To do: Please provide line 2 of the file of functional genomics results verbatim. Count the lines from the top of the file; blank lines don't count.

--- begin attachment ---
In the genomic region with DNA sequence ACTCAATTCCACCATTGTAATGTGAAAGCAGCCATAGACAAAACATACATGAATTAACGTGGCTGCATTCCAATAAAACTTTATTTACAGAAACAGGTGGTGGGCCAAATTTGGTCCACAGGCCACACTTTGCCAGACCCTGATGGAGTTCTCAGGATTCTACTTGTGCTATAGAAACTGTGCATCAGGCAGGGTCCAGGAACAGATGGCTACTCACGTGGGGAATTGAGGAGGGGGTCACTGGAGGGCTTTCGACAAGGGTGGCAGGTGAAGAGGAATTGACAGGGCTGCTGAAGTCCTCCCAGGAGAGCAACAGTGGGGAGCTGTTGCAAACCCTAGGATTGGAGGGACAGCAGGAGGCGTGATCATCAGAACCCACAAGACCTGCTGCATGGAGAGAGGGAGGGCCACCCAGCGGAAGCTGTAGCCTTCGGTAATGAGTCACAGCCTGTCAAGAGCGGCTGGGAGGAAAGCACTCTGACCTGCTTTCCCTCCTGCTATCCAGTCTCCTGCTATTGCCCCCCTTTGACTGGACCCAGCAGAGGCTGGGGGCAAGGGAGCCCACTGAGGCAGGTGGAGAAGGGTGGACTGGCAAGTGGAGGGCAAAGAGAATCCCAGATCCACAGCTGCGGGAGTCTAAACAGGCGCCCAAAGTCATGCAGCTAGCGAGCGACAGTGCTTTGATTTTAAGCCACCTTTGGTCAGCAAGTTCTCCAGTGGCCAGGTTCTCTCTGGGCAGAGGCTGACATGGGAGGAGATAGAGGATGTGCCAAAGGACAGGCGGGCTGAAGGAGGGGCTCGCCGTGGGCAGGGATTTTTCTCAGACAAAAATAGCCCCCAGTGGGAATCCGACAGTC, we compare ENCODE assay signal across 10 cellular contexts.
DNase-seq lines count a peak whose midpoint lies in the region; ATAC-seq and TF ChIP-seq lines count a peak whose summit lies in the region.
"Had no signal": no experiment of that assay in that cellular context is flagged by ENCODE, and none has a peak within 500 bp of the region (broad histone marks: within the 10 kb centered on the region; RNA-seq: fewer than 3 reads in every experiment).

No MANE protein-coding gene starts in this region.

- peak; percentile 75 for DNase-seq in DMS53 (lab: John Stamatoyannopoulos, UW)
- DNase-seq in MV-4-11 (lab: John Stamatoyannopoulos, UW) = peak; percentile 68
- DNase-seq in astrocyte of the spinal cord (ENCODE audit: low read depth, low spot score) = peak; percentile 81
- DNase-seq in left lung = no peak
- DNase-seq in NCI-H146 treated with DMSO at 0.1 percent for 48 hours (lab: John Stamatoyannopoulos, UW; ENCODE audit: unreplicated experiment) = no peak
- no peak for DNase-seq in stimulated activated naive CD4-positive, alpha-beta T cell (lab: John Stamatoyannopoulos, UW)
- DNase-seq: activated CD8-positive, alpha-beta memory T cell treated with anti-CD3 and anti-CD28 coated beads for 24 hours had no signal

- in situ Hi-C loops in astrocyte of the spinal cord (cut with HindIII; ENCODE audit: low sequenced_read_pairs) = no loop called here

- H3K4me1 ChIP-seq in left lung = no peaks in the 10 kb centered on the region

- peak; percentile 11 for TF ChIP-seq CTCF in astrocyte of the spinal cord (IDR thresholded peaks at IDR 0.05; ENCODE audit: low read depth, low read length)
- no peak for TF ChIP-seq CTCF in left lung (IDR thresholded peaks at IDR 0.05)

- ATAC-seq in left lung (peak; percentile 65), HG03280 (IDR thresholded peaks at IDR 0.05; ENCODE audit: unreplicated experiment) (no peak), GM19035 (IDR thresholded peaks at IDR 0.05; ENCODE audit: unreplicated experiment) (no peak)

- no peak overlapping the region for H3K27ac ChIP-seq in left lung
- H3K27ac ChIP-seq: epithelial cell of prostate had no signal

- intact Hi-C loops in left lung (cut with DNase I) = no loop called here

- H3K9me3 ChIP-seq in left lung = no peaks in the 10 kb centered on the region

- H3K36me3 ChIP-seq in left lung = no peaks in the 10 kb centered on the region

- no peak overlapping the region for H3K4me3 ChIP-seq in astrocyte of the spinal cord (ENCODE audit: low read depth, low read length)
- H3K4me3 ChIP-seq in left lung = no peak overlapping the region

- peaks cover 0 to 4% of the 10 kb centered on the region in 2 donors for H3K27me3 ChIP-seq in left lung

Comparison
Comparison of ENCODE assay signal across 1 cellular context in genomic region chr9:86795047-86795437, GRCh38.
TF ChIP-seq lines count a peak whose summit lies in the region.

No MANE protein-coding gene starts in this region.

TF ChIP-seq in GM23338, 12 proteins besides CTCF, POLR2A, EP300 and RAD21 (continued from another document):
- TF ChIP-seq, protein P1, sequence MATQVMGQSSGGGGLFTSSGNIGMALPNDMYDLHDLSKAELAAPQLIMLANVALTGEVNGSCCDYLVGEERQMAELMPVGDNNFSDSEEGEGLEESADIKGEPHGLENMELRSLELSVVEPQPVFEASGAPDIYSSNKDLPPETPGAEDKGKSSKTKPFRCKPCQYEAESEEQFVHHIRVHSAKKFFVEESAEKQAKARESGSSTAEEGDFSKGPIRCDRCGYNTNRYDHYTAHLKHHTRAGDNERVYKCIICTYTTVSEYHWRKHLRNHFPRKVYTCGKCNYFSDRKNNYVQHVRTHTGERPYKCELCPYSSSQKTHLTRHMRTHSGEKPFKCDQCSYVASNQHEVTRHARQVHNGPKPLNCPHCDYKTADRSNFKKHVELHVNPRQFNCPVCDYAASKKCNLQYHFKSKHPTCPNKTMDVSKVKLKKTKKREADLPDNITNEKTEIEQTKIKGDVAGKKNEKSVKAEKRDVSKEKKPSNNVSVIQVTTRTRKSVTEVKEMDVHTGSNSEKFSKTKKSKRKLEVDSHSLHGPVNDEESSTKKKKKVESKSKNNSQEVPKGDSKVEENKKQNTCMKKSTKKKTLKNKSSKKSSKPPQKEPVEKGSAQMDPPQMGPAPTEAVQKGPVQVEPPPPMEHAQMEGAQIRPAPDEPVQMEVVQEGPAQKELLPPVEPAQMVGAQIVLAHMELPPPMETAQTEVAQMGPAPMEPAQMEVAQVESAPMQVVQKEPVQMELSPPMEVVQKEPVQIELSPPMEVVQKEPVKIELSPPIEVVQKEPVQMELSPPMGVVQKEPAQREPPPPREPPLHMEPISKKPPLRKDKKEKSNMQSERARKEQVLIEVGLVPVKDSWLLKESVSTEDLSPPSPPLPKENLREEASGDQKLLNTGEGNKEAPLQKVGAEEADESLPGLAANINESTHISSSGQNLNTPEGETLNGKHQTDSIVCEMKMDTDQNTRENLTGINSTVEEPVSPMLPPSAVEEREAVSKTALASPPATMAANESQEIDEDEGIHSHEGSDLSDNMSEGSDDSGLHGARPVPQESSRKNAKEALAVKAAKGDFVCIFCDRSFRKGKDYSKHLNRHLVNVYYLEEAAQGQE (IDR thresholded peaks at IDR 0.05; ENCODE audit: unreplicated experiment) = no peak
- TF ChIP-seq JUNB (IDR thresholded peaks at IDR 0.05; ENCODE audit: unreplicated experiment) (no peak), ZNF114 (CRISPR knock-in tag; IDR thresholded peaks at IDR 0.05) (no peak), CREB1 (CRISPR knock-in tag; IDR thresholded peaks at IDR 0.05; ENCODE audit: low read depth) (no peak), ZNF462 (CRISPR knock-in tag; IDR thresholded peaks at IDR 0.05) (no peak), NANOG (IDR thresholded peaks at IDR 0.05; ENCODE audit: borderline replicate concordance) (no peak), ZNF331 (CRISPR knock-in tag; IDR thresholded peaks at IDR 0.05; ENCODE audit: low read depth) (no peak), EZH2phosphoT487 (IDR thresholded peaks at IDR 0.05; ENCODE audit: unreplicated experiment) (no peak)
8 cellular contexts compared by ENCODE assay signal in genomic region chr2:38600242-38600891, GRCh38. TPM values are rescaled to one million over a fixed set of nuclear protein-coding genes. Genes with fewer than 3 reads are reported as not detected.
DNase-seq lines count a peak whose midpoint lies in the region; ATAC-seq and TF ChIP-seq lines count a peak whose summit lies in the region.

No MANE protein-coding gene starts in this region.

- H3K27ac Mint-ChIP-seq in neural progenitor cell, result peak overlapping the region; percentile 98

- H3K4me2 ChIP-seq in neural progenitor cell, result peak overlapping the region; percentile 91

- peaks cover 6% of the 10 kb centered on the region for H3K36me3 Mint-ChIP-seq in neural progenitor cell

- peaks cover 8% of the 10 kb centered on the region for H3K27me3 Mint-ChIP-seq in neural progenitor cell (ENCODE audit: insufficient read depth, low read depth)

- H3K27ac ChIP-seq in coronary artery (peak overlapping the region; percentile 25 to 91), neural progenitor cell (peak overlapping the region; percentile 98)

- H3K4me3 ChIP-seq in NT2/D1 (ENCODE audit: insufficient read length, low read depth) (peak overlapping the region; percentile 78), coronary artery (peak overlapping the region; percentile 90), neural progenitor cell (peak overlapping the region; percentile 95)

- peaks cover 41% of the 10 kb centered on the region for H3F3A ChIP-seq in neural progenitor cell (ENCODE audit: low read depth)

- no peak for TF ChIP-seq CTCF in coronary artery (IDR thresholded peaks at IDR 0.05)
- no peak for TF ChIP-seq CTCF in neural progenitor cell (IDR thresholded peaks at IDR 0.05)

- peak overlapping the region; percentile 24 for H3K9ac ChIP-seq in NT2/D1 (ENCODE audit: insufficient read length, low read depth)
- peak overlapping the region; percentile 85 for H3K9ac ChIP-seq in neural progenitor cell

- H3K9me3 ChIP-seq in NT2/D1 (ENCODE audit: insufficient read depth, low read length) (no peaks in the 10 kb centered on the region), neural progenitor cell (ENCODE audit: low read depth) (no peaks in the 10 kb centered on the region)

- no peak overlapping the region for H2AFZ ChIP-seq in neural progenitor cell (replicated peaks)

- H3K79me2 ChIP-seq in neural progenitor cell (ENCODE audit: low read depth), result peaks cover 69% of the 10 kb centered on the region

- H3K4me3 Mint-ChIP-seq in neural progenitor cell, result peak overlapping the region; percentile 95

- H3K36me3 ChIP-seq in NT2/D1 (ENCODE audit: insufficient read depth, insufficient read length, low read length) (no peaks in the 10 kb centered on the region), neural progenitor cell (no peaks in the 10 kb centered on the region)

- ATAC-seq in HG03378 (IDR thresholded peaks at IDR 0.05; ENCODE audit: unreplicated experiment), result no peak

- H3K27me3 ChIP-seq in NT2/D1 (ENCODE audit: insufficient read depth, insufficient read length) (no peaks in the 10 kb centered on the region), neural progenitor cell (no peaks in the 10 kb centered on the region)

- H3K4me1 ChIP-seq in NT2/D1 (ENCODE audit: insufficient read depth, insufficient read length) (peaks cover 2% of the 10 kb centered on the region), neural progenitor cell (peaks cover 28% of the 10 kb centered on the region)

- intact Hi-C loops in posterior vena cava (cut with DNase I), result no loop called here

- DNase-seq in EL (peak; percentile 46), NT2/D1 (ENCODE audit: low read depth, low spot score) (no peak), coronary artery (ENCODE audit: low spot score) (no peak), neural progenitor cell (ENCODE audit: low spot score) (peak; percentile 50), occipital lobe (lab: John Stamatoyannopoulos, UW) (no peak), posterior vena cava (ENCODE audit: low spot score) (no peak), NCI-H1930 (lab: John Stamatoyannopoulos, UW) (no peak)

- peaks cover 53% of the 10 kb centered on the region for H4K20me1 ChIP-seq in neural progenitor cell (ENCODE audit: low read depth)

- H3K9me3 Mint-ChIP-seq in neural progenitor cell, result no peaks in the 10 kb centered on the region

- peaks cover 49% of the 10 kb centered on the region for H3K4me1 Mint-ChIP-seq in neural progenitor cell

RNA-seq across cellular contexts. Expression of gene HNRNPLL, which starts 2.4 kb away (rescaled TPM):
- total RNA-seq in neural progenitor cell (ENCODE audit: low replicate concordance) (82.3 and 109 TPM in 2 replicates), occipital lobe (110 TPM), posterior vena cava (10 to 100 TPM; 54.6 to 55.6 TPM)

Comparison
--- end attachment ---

DNase-seq lines count a peak whose midpoint lies in the region; ATAC-seq and TF ChIP-seq lines count a peak whose summit lies in the region.